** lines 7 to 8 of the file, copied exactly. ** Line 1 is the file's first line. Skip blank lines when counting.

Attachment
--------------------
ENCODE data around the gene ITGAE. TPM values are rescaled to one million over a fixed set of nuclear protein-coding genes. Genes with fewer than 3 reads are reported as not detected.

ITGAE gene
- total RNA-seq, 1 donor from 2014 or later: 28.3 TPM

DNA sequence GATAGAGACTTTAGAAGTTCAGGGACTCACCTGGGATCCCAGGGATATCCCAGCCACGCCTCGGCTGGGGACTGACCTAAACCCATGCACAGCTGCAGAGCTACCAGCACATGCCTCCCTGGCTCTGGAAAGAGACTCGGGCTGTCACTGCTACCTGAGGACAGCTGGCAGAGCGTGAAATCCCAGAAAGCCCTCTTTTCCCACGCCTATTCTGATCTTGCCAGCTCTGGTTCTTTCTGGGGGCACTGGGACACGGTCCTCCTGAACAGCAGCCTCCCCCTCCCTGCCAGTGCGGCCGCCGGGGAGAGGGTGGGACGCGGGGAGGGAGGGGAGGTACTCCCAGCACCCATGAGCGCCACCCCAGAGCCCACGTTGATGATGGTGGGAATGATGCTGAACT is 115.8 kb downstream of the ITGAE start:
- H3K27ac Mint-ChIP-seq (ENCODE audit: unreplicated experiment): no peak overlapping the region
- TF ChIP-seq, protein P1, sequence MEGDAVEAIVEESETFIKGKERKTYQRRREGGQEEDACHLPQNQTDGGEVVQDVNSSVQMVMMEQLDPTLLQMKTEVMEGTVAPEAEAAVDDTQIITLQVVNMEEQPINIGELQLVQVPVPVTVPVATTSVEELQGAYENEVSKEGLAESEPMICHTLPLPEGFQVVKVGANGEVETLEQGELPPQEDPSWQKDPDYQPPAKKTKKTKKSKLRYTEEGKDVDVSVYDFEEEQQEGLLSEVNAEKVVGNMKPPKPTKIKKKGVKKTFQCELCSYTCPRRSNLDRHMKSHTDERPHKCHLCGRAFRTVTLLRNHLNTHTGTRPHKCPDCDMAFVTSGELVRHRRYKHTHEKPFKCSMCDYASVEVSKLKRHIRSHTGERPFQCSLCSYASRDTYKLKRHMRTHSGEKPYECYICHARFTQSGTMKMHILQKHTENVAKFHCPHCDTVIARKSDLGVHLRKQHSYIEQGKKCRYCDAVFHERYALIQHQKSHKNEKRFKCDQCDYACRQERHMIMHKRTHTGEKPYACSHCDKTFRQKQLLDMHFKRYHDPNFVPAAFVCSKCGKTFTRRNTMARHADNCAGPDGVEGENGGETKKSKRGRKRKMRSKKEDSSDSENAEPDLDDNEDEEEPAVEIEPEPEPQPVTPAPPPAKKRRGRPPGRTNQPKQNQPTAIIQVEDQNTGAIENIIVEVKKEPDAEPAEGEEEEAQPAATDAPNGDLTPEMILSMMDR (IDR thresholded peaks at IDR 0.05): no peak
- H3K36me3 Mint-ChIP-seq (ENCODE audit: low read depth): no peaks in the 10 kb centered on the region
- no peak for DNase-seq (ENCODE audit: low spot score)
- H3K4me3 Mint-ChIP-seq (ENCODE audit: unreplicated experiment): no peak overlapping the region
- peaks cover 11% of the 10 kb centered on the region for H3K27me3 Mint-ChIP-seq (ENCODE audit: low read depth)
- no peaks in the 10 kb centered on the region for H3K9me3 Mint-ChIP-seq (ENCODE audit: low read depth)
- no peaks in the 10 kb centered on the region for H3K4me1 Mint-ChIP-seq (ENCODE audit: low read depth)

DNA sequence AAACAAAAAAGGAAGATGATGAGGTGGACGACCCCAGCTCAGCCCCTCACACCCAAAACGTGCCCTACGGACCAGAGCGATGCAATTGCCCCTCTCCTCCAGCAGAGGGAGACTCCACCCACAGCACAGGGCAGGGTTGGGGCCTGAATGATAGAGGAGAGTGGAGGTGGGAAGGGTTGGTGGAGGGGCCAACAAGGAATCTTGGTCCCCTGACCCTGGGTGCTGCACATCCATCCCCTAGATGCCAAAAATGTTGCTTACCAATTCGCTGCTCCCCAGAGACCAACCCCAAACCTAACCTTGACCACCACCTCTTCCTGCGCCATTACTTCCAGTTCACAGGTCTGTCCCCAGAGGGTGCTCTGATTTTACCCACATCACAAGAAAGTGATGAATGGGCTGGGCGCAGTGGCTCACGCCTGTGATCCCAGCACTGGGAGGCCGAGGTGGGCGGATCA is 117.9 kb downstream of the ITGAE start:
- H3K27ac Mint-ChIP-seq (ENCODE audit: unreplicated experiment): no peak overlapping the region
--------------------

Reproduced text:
- H3K36me3 Mint-ChIP-seq (ENCODE audit: low read depth): no peaks in the 10 kb centered on the region
- no peak for DNase-seq (ENCODE audit: low spot score)